Sunday, October 30, 2016

Remembering Francesca Rosa

I wonder if it’s more miserable or more gentle to find out about a friend’s death when an email you send her comes back as undeliverable. Well, it’s done now, and with the passing of Francesca Rosa the world has lost one lovely, amused, engagé, and deeply kind person. She wrote as F.S. Rosa, and published a massive novel called The Divine Comedy of Carlo Tresca—which is how we met, when she sent me an email after reading a blog post I wrote about Carlo Tresca: Portrait of a Rebel. That book was written by Nunzio Pernicone—“the leading historian of Italian anarchism in the United States”—another large-hearted, committed, eyes-wide-open person I’d meet by email, and who departed this planet in 2013. Non averei creduto che morte tanta n’avesse disfatta. Cancer, in both cases; and also in both cases, if Francesca and Dr. Pernicone were to show up in Dante, once could safely bet the farm that it would be in Paradiso

Francesca Rosa and me at the Original U.S. Restaurant in North Beach, 2013. Here is another remembrance of her, and an interview, on Robin Tremblay-McGaw's blog, X Poetics. 

What a sweetie Francesca was. She worked for more than 30 years at the Arc San Francisco, working with people with developmental disabilities while, from what I could see, always writing and keeping active in her union and the larger community. She forever described herself as a “rank and file union member,” and a longtime student of labor and left history, and wore that both proudly and humbly. In emails that we wrote to each other I joked that I was an “underperforming anarchist” and she called herself an “anarcho-syndicalist with bourgeois tendencies,” though I never saw the bourgeois part, unless she was talking about liking a glass of red wine and a good plate of gnocchi.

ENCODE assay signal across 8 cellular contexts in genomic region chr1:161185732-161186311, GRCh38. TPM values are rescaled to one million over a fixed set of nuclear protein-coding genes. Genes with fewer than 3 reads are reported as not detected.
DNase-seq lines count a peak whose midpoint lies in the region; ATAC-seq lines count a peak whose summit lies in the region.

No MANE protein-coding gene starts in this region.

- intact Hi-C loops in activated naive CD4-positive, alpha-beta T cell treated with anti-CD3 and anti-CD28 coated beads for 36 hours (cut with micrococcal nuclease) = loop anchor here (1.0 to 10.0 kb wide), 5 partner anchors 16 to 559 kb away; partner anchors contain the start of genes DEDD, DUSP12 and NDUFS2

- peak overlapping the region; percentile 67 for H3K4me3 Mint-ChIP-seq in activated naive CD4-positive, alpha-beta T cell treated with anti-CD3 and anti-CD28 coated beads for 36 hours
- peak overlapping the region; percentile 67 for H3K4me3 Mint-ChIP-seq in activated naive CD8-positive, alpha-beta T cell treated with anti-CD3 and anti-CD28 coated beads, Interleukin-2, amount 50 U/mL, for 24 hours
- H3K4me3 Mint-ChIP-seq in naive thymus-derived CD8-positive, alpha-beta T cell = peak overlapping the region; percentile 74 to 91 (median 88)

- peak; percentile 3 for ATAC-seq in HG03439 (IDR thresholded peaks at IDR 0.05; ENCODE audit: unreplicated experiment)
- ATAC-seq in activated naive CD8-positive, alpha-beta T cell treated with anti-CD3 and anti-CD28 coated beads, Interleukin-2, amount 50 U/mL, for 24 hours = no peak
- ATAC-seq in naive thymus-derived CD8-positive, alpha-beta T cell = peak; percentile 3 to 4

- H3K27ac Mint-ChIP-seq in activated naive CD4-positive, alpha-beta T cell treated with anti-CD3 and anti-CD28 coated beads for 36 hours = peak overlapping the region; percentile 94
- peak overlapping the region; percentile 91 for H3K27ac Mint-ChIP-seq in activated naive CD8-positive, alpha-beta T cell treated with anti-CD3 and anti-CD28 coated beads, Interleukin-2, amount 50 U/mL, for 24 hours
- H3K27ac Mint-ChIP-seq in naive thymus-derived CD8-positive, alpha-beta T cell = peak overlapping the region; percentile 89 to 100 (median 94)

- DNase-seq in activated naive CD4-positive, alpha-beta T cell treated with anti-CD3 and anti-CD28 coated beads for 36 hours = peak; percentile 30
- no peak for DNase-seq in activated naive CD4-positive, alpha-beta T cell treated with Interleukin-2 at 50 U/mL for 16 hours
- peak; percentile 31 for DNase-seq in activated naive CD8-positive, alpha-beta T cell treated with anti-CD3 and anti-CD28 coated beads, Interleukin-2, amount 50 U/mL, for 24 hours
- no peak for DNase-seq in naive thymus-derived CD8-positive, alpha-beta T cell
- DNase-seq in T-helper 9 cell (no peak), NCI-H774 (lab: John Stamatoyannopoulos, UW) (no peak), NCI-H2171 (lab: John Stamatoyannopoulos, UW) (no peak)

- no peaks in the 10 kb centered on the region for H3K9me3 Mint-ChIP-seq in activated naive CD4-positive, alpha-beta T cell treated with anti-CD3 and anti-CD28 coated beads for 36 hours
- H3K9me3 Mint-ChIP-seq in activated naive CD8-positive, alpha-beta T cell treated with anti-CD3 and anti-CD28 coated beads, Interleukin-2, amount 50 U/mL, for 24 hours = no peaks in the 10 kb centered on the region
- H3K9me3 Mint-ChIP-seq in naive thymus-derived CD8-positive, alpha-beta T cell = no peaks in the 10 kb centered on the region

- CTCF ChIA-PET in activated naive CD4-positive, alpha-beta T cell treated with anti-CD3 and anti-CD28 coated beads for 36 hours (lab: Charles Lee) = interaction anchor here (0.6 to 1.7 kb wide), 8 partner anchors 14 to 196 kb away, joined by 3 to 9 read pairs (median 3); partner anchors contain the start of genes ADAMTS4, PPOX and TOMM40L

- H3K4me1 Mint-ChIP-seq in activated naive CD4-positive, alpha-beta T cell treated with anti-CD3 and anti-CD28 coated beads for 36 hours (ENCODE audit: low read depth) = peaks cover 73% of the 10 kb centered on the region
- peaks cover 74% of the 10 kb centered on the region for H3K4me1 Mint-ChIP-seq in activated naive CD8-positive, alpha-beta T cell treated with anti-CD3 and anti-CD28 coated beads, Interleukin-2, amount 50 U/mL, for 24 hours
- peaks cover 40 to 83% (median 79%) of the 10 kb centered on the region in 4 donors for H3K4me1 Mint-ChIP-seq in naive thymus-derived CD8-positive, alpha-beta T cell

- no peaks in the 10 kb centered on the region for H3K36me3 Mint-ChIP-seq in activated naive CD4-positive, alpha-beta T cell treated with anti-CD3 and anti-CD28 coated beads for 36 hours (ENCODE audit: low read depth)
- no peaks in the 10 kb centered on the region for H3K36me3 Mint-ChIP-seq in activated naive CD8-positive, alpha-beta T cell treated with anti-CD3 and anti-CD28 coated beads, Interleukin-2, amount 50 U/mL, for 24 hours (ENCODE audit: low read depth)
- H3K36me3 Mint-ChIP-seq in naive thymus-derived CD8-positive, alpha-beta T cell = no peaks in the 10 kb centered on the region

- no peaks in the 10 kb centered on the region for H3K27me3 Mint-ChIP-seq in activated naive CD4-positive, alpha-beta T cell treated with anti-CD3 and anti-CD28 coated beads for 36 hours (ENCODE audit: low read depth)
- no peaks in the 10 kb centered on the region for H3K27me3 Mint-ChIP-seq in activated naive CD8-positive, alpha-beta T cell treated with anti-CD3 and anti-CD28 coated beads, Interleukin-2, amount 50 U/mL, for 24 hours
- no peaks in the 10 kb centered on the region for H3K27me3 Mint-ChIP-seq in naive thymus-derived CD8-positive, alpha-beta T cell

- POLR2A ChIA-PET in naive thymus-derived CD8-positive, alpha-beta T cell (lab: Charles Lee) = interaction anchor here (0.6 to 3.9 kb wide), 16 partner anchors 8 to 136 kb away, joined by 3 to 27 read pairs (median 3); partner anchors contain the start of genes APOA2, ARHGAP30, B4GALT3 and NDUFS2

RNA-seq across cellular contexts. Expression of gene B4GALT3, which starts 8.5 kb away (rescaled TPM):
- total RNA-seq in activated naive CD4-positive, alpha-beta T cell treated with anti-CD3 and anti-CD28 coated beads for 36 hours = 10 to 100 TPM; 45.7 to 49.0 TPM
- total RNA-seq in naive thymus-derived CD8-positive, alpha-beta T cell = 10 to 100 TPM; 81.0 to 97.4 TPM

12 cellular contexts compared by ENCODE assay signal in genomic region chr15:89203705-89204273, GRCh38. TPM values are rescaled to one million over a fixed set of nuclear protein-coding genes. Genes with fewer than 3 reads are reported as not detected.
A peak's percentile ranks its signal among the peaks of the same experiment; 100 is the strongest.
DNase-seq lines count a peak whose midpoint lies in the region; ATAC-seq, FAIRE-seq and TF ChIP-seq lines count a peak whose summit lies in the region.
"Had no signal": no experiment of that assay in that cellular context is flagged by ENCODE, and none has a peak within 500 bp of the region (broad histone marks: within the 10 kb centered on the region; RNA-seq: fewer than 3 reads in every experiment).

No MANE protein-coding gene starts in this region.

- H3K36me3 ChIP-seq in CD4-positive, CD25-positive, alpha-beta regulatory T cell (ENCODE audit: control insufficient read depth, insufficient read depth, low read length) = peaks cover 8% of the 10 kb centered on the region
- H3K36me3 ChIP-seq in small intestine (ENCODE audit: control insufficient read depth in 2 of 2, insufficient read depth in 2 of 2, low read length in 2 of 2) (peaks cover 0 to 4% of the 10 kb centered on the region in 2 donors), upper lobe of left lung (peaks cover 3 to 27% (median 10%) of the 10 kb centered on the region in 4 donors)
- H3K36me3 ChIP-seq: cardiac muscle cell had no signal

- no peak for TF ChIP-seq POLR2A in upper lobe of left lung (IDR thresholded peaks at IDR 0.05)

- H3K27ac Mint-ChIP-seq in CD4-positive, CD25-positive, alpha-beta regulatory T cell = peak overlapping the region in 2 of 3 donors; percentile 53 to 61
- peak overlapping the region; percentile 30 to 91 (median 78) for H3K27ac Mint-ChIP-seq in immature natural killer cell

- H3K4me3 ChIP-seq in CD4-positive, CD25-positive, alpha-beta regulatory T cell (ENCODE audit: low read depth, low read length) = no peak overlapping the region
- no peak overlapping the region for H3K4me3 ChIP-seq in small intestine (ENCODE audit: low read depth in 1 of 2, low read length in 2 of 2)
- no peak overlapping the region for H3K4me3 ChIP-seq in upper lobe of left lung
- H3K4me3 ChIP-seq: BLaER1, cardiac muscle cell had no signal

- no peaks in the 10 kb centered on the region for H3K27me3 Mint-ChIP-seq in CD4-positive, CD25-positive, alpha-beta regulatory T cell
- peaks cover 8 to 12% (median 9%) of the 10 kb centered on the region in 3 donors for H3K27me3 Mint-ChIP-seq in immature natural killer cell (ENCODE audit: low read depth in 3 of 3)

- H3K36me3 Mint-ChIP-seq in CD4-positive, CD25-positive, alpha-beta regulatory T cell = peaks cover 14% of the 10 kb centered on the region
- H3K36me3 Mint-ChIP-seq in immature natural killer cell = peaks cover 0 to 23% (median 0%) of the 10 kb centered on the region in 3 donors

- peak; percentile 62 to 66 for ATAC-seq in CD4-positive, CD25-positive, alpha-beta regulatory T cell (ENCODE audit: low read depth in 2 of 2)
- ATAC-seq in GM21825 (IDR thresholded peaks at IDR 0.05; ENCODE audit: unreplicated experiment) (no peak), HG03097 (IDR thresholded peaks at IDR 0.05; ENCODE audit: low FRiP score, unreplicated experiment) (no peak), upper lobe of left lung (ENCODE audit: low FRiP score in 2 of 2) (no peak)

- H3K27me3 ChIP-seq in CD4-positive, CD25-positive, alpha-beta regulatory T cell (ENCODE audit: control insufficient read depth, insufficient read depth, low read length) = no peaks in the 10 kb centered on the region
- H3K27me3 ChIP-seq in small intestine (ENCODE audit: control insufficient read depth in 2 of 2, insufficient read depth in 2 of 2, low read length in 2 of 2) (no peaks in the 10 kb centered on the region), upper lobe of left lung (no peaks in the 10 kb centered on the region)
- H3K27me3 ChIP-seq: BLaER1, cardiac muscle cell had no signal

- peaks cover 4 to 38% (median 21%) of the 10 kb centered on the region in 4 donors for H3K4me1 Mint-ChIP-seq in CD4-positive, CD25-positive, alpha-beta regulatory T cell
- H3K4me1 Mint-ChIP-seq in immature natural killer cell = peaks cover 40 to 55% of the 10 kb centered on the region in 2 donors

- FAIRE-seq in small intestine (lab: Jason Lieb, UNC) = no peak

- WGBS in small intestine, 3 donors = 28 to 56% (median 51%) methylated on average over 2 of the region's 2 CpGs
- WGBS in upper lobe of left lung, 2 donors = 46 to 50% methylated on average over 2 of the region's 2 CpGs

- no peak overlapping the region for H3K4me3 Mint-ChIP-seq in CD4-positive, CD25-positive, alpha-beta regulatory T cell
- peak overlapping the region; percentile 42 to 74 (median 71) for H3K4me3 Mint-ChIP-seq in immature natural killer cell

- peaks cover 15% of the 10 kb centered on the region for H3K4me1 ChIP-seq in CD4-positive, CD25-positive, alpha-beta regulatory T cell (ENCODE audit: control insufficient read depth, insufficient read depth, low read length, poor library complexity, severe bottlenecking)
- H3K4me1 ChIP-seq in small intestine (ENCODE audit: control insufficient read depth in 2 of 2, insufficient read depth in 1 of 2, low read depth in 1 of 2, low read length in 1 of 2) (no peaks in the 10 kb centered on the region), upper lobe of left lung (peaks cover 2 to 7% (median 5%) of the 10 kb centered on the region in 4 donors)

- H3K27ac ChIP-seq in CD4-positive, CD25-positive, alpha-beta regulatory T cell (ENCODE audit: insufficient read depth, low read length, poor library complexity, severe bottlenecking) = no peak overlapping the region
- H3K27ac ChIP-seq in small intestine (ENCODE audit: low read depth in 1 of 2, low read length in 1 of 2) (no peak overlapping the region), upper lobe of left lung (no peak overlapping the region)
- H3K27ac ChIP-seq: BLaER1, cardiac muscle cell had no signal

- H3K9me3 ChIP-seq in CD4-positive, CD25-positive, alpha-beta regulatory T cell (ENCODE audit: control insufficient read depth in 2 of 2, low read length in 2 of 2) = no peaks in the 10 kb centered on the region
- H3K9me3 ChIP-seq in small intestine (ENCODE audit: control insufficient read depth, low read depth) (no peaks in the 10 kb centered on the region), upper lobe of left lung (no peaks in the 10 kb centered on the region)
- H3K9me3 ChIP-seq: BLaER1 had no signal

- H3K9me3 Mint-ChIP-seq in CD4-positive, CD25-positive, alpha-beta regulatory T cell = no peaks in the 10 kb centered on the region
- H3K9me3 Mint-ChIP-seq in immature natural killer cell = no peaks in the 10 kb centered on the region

Just as she was a committed activist and progressive, she loved the Italian stuff—the lore, the stories, the folkways. If I remember this right, her people were Sicilian on one side, Neapolitan on the other. Like in so many families, Italian or otherwise, there was plenty of political strife. She told me in an email that when her grandfather on her mother’s side, Joseph Mosarra, went to work at the Italian Center in Stamford, Connecticut (which had been started by her paternal grandfather, who became “a big fan of Fascism”), the first thing he did when he got there was “take down all the pictures of Mussolini.” I shared stories about my grandfather, Marino Auriti, fleeing Italy after the Fascists seized his familys house in Abruzzo and then, when I was a kid, how I was fascinated and confused by a great-uncle’s Fascist armband that was, for whatever reason, kept in a drawer in my grandparents’ house in Pennsylvania. I assumed later this was some sort of Santayanan reminder about remembering the past lest we doom ourselves to repeat it. 

Francesca and I met in person only once, over a long weekend in San Francisco. We both had a feeling of instant and deep familiarity, like we’d known each other forever. I remember we were in the unlikely neighborhood of Union Square, having some kind of beverage, taking about publishers, and I said something about a friend whose collection of essays was coming out on Akashic Books. Francesca didn’t know the publisher, but loved the name—“like the Akashic records,” she said. I didn’t know what that was, and she told me that akasha was Sanskrit for “ether,” that the idea was from theosophy (I think she might have used the words “old hippy thing”) and that, to be super-reductive here, it was a collection of all knowledge, all actions, and all desires, recorded in the astral plane. I joked that it sort of sounded like the internet, only without all the freaky trolls. I also said it reminded me of the notion of the Recording Angel, something that gets many a young person through a long night: the idea being that you have been seen, you have been witnessed, and, because of this, some of the loneliness of your life has been allayed. And so let me leave you with this: the idea of Francesca Rosa in the ether, over the airwaves, in our hearts. 

Sunday, July 20, 2014

Short Story, "Sheetz vs. Purple Martins"

 "La Bella Mano," by Dante Gabriel Rossetti,
at the Delaware Art Museum

My thanks to Word Riot for publishing my short story, "Sheetz vs. Purple Martins" in their July 2014 issue!

Sunday, January 5, 2014

Dreams, Resurrected: The Encyclopedic Palace at the Venice Biennale

“Memory’s images, once they are fixed in words, are erased,” Polo said. “Perhaps I am afraid of losing Venice all at once, if I speak of it…”